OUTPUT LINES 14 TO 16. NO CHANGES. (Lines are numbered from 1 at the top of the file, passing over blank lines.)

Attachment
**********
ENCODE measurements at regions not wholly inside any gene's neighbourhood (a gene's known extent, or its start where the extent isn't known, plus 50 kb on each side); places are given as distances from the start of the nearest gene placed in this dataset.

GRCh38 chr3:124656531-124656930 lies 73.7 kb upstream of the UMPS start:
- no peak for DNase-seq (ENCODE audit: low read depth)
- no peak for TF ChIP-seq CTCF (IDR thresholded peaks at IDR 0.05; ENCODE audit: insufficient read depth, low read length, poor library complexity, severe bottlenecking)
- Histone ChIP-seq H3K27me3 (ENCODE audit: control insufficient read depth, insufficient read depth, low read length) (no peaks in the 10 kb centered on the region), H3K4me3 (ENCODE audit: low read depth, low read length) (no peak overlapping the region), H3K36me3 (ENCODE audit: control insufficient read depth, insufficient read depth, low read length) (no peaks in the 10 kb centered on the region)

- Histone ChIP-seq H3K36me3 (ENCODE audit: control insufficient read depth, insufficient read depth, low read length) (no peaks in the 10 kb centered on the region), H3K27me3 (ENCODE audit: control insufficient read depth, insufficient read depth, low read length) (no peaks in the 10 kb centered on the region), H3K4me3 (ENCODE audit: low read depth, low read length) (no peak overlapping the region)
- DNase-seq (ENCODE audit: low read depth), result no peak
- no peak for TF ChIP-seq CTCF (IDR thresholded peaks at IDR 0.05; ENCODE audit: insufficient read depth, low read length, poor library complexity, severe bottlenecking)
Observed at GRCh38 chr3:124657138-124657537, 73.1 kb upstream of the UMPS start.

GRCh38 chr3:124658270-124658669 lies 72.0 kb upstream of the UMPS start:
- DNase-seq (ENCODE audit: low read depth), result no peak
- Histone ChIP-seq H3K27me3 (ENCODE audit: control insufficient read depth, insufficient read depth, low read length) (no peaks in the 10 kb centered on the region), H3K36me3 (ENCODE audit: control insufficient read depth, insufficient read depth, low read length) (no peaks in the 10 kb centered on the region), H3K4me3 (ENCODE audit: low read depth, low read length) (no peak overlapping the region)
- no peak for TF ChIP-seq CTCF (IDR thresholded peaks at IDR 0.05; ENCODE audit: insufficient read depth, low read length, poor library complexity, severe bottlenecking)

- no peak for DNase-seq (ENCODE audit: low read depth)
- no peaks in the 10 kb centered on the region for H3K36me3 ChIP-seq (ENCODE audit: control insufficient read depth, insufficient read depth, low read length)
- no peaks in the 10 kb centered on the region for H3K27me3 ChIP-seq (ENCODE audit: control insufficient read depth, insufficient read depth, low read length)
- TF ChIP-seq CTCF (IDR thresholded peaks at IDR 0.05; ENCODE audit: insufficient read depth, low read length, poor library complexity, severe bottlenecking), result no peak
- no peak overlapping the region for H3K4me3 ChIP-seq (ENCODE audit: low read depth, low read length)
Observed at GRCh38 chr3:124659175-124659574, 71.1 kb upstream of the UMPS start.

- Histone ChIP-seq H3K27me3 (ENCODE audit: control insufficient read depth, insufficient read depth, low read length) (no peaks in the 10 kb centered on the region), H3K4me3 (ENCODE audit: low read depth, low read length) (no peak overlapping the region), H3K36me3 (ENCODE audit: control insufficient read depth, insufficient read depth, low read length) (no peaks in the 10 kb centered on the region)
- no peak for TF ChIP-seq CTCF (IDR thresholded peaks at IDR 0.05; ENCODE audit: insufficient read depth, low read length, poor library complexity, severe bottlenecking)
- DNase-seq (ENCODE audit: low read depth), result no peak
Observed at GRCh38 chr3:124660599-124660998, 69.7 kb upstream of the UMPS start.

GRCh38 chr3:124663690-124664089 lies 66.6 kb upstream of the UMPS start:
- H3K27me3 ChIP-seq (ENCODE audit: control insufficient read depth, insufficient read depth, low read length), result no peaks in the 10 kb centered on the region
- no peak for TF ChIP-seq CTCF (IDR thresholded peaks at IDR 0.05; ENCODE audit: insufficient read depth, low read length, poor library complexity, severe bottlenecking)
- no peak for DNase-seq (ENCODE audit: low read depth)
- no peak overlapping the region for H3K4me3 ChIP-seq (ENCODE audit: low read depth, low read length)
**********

- no peak for DNase-seq (ENCODE audit: low read depth)
- no peaks in the 10 kb centered on the region for H3K36me3 ChIP-seq (ENCODE audit: control insufficient read depth, insufficient read depth, low read length)
- no peaks in the 10 kb centered on the region for H3K27me3 ChIP-seq (ENCODE audit: control insufficient read depth, insufficient read depth, low read length)